Last Updated: July 11. 2011 7:42PM1971: When legends came out to play in Detroit
Gregg Krupa/ The Detroit News
Forty years ago this week, the old ballpark remained a sea of green.
Tiger Stadium would not be sold to the City of Detroit for another six years, and the $9 million renovation that dramatically changed the lush scene to a blue stadium with orange and blue seats was yet to come.
Fans often remarked that the old, verdant setting seemed cooling, somehow. And as they poured into the stands on the hot, spectacularly-sunny evening of July 13, 1971, all of that green, the low humidity and a continual breeze added to a sense that the night would unfurl just about perfectly.Officially, 53,559 spectators witnessed one of the greatest Major League Baseball games ever played within those confines.
Over the years, many more claimed to have been there.
The game remains, decades later, one that fans wanted to see — and for much more than a famous home run by Reggie Jackson, which remains a singular memory.In the last 60 years of Briggs and Tiger Stadium
, the 1945, 1968
and 1984 World Series
were played; along with the 1972
and 1987 American League Championship Series
and the 1941
and 1951 All-Star Games
. But because of the players who played, their significance in the history of the game and what they did that night, the '71 All-Star Game is a pinnacle.
As a 14-year-old "junior usher" that summer, I seated fans in the reserved areas of sections 17 and 18 in the upper deck, just above the Tigers' on-deck circle. Fans, writers and broadcasters often asserted that the box seats there were among the best in baseball, and their loss was widely noted when the Tigers moved to Comerica Park.
The prized seats were both close to the field and at a perfect height for sight lines that provided a true reach-out-and-touch-the-players perspective.
As I watched batting practice for the National League, standing shoulder-to-shoulder, leaning against the batting cage were, from my left to right, Roberto Clemente, Willie Mays and Hank Aaron. They were all future members of the Baseball Hall of Fame whose careers now are part of the mythology of the game.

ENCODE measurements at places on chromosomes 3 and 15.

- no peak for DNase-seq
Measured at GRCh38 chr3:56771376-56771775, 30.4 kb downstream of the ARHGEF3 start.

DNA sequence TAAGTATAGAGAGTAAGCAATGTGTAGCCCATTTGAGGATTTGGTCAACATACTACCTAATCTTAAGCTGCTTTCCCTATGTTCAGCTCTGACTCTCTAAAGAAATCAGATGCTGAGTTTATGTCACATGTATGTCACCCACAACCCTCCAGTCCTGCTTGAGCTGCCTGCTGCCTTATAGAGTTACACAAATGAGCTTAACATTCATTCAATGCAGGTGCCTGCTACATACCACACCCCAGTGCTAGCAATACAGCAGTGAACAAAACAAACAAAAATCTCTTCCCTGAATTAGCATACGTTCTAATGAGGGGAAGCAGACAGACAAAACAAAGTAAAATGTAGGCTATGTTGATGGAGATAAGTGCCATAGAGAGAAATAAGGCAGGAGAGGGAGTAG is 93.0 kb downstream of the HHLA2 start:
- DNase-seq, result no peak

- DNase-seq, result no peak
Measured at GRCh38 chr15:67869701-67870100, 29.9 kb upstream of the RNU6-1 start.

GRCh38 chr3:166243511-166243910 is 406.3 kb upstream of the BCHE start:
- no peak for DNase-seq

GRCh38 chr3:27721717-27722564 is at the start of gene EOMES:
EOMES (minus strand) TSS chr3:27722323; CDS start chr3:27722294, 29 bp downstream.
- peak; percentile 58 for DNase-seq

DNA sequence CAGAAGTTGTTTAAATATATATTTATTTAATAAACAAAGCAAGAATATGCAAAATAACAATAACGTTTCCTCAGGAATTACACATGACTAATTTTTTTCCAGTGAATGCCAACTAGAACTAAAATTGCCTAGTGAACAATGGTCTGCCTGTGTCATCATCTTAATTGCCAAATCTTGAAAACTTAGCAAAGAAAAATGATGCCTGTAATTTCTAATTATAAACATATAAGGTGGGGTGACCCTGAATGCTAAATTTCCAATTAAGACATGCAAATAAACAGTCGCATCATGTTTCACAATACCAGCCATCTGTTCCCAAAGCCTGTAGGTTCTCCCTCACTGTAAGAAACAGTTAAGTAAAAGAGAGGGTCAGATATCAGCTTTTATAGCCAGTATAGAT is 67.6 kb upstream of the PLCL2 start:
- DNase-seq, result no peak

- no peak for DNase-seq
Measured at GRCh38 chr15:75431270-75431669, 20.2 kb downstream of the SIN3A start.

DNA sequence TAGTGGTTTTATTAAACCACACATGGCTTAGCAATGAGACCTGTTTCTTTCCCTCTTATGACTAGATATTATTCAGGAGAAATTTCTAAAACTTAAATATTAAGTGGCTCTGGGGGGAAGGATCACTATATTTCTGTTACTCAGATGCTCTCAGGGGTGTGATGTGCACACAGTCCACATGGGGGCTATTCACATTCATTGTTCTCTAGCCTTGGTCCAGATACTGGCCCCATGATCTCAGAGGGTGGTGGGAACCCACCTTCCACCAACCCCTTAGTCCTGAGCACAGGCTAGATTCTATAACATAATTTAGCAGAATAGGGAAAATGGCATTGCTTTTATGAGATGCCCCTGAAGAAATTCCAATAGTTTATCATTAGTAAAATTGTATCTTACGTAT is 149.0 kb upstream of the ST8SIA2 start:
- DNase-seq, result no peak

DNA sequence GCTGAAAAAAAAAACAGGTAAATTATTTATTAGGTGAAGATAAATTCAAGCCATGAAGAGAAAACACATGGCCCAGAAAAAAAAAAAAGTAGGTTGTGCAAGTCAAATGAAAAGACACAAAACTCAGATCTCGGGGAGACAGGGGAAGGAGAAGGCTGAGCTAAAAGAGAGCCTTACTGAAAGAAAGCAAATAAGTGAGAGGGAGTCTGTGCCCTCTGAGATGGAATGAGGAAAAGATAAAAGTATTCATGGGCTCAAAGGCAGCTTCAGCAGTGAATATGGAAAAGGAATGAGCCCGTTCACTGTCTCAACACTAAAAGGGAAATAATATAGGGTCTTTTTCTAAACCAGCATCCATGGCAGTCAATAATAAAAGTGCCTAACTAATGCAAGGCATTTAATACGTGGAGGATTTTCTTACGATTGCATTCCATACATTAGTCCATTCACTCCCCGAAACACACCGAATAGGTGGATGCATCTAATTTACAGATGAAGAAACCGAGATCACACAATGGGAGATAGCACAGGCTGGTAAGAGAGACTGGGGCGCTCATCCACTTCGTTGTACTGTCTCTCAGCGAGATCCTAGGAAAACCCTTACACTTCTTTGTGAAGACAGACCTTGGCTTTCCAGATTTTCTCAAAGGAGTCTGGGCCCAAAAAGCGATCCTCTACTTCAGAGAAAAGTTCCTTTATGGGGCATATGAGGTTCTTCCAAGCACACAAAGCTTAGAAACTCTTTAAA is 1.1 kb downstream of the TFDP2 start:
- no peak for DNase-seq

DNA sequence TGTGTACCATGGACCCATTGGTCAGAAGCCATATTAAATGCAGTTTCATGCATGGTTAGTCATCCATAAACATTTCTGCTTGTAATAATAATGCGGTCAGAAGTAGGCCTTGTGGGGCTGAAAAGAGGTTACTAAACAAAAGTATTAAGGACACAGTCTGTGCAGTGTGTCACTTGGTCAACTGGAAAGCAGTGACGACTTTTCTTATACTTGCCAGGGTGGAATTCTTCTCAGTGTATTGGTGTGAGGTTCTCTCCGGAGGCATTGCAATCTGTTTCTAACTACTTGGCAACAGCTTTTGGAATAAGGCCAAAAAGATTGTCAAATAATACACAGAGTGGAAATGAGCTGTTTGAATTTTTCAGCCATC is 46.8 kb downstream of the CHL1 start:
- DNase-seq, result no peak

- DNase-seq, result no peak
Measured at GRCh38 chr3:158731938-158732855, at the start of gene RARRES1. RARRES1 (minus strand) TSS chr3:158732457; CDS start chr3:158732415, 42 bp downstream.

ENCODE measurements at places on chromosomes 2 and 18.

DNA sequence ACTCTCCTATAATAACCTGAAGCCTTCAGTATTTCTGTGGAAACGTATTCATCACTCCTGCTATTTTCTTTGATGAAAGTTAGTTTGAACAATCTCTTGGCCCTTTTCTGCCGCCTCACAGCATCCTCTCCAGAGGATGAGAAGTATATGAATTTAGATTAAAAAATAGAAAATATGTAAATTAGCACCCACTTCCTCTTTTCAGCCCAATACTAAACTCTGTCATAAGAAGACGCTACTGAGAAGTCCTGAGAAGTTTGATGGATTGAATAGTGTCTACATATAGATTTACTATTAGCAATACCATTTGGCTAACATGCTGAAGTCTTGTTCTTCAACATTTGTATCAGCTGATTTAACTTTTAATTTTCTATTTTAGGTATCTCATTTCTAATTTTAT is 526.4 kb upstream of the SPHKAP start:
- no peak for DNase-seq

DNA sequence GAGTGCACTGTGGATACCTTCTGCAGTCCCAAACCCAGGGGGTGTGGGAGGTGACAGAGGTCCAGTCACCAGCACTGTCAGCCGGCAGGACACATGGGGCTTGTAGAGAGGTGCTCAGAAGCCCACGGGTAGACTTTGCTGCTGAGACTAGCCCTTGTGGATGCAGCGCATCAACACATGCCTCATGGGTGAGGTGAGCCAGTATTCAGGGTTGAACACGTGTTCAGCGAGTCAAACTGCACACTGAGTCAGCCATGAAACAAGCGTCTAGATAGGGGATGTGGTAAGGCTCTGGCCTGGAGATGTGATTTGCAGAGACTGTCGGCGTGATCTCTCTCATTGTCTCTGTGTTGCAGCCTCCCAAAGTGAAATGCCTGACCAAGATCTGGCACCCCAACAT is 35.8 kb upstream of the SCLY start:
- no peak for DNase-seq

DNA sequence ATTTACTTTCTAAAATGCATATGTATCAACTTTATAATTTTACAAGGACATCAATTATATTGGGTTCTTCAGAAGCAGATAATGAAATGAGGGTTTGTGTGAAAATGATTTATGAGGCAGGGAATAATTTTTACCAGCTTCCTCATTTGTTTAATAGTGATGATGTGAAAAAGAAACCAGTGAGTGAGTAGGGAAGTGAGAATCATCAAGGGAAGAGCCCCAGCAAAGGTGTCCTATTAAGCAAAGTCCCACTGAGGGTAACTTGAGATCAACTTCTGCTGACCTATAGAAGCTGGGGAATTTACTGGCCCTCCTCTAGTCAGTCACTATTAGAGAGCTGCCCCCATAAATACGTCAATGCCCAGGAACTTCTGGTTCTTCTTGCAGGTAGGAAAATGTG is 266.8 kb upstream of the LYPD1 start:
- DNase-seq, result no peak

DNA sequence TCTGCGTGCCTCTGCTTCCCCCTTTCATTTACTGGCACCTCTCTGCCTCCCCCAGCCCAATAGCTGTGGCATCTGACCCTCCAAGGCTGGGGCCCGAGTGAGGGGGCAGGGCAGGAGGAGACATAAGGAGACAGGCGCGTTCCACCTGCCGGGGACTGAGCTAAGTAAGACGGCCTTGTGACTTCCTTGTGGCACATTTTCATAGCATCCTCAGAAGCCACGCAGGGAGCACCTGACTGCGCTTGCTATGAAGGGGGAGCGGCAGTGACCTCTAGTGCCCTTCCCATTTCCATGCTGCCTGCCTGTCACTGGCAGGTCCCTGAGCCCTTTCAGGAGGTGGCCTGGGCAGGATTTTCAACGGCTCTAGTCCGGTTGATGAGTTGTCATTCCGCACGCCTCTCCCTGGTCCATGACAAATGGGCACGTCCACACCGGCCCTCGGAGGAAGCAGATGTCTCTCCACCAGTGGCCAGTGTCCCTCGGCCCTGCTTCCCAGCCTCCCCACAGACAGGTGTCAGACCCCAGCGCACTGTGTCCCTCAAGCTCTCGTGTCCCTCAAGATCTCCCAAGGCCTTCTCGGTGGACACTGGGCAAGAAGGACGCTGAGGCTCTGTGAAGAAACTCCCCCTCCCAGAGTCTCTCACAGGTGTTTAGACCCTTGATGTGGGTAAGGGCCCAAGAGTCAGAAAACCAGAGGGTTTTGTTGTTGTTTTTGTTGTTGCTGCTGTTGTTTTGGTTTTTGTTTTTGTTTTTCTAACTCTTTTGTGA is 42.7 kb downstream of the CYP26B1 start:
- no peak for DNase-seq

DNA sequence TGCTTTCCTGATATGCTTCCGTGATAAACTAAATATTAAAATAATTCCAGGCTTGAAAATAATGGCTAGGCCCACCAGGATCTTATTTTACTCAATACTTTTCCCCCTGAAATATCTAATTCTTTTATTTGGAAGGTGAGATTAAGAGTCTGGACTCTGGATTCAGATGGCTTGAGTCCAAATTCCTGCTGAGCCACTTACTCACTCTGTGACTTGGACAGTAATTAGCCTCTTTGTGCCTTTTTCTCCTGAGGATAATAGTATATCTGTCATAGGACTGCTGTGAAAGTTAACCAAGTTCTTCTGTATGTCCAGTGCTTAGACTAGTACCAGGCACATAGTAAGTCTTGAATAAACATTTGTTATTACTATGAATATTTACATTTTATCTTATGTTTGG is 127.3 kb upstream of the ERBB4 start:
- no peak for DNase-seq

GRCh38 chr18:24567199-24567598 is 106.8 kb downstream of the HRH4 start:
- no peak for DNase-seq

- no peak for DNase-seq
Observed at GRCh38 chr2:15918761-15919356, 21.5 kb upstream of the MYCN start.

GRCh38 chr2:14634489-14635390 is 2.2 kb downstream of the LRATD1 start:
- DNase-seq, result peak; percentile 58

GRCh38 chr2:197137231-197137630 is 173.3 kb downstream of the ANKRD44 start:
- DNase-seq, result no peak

It was the first of several moments that, for a teenaged, rabid fan, gave rise to goose pimples.
In the top of the second inning, 23-year-old Johnny Bench, of the Reds, the National League catching prodigy already proclaimed "the best ever," hit a home run to deep right-center field. Willie Stargell, of the Pirates, scored ahead of Bench. Both are in the Hall of Fame.
Then, in the top of the third, Aaron, with his irregular, off-the-front-foot hitting style, buried one deep in the right field stands.
The runs came off of the 21-year-old American League pitching sensation, Vida Blue of the Oakland A's.Legendary swing
In the bottom of the third, a teammate of Blue pinch-hit for him. And with one swing, Jackson, then in only his fourth season, began an evolution from young power hitter to legend that also carried him into the Baseball Hall of Fame.
Luis Aparicio, who — you guessed it — is also enshrined, led off the inning with a single to center off the Pirate hurler, Dock Ellis. With Aparicio taking his normal, daringly large lead at first, Ellis delivered a pitch that Jackson hit like few ever have been hit.
Much has been said about the great length of that two-run home run, which provided ample, early evidence of Jackson's flair for the dramatic. But, even all of these years later, it is not so much the distance that impressed me. And although it struck the transformer housed on the massive light standard, high atop the right-center field roof, it was not so much the height, either.
It was the velocity.
The massive shot, estimated at 520 feet, crashed back to earth as Jackson, walking cockily up the first base line immediately after his swing, completed only his third step.
At that moment, in the stands, fathers looked at sons, wives looked at husbands, longtime season-ticket holders looked at longtime season-ticket holders, and more than a few wondered aloud if they had seen precisely what they had seen.
"That home run Reggie Jackson hit at Tiger Stadium was the hardest-hit ball I ever saw," said the late Ernie Harwell, in an interview with MLB.com in 2008. "I didn't think it would ever land anywhere."
With Ellis rattled — so rattled, in fact, that five years later he threw a fastball into Jackson's face to retaliate — the next batter, Rod Carew of the Twins, walked. Carew also is in the Baseball Hall of Fame.
Ellis got the next two batters. Then, another future member of the hall strode to the plate.
Detroit fans booed Frank Robinson that night. One of the stars of the Baltimore Orioles, who had largely supplanted the Yankees as the Tigers' archrivals beginning in 1966, the sense was that, despite representing the American League and providing heroics, Robinson deserved disapproval.